Anyway, back to this ride.  I stupidly didn't wear my elbow pads and then I was just sitting on my biking and fell over right on my left arm (where I broke my elbow 5 months previously).  oh man.  That was dumb.  My arm was a bit sore for a few days.  So I wore the elbow pads the rest of the trip.

The ride was fun!  I don't mind going up up up up up.  I just get in a groove.   It helps that I'm a crazy health food nut so I have seemingly infinite aerobic capacity.   The rocks were a challenge, especially as I was spooked after falling on my arm.   But the down down down down etc made me forget everything but how much fun I was having.

Palo Duro Canyon State Park, TX

This was totally awesome!  This is an example of how mountain biking opens up a whole new world to travelers.  Who knew that 15 miles south of Amarillo, TX, is the second largest canyon in the United States!   Who knew!  Not me.  It's lovely.   I found this on  You can ride all the trails in the park so it's a lot of miles.  There are a few trails set aside for mountain bikes only.  I rode those some and took wrong turns and ended up on hiking/biking trails which seemed just as good.  It was a total blast.  You could ride these trails every week and not get tired of them, and that's what people do.  I asked these 3 guys for advice and they let me ride with them and they were very nice.  It was great fun.  We rode the Capitol Peak Mountain bike trail, then the Cottonwood flats, then Little Fox canyon, then back on the lighthouse trail.   Here I am with my elbow pads just in case I fall:

Those black pants turned out to be too hot.

Here's the main mountain bike path.  Everyone gets lost and just rides around until they exit.  On my second ride, I got lost pretty quickly and ended up on the Juniper Cliffside trail.  Fortunately that was loads of fun and plenty challenging.

The lighthouse formation seems to be the signature landmark of the park.  It's not very large, but it's very distinctive, so I can see how that would be a great landmark for getting your bearings.  The lighthouse trail is the most boring for mountain biking, and I would just save that for hiking.  It's meant to be a horseback riding trail (and hiking).

Now that I have my bearings, next time I will actually ride the route recommended on the website:   The Givens, Spicer & Lowry running trail and the Capital peak trails.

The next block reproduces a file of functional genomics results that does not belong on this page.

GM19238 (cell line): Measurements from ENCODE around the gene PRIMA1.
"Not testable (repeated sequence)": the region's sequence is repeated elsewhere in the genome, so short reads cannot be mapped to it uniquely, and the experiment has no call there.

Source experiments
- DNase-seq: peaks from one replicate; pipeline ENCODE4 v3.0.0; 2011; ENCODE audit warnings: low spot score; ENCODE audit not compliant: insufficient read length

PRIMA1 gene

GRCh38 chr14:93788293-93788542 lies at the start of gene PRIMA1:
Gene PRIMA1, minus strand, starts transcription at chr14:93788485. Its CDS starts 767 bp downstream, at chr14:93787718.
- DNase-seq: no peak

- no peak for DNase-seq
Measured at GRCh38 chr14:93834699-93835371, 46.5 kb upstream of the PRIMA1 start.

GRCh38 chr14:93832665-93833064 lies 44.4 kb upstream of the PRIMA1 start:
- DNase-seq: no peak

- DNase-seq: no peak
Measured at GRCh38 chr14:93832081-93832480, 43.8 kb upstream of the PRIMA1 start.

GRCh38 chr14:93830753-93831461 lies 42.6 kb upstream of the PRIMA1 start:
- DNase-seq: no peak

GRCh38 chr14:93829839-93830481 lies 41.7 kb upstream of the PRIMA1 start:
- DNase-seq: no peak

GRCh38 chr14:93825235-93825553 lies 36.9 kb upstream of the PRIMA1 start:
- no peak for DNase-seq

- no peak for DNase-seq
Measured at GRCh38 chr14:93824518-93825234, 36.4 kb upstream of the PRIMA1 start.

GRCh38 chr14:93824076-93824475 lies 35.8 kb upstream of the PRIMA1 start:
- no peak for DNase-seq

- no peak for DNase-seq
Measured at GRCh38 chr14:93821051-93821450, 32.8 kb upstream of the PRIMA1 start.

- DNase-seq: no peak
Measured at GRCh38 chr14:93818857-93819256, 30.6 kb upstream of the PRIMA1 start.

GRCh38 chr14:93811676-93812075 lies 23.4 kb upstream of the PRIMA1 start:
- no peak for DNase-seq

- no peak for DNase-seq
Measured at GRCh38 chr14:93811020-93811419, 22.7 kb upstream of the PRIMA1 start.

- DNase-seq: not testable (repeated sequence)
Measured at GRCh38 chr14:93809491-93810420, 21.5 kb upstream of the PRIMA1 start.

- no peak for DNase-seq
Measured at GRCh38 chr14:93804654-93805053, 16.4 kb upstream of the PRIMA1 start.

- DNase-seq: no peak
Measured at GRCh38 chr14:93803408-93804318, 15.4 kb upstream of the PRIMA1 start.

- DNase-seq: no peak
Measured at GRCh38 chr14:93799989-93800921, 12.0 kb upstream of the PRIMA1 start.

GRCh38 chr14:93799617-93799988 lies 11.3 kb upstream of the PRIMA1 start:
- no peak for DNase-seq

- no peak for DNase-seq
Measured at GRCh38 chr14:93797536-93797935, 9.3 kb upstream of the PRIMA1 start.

Bluff Creek Trail -- Oklahoma City, OK

This was sweet.  We stopped here both ways.  and yet, we forgot to take pictures both times.  In both cases, it was at the end of a long day.  The first time it was very windy.  The second time it was threatening rain.  But I rode anyway and both rides were very fun.  The thick woods made the winds and rain non-events.   I found this in and we picked our hotel to be nearby so it was very convenient.  It's only 3.8 miles long, but fun single-track.  It's the kind of trail that will turn a beginner into an addict.  It was a good trail to start out on for my first mountain bike ride of the year, and because I'm still recovering from my broken elbow in January.  I don't have my full strength back, but my bone is all healed.  On the second ride, I gave a guy my spare inner tube.  He really wanted to ride and didn't have time to go to the store.  I totally understand.  He gave me a seat bag in return, even though I didn't really want it.  He said it was a hot brand.  He's a sales rep.  Like I care about that.  But like I said, I can totally understand wanting to bike on a Friday evening.

Kaintuck Trail, Missouri says "this is a good place for beginners, with its network of mostly easy-to-ride loop selections varying in length from 2-13 miles."  Unfortunately, it was flooded, so I decided not to reck the terrain further with my bike.  So I have no idea if this is a fun ride or not.  It's only a few miles away from the interstate though so maybe I'll find out some day.

Southwest trip

I just did a road trip to the Grand Canyon and mountain biked at various locations along the way.  It was so fun!  I love taking my mountain bike on road trips.  I did this a lot last summer too but I didn't post about it. I'm going to try to post about it this summer so I can compile for my own memory a list of great places to mountain bike, and road bike, on trips.

I'm still trying to figure out the best way to find out where to mountain bike when I visit a place.  The resources I used on this trip were, and local bike shops. and are hit and miss.  They didn't show this fantastic opportunity at Las Vegas that I was 2 minutes away from when we stopped at Red Rock canyon.  I discovered that when I got back to the hotel and googled "mountain biking Las Vegas".  I was bummed.   Local bike shops paid off in Flagstaff and Albuquerque.  There are so many trails that it helps to have a real person tell you what's the best  one to try out for a 2 hour ride.  but found some gems in Oklahoma, Texas, and Missouri.

So, here goes...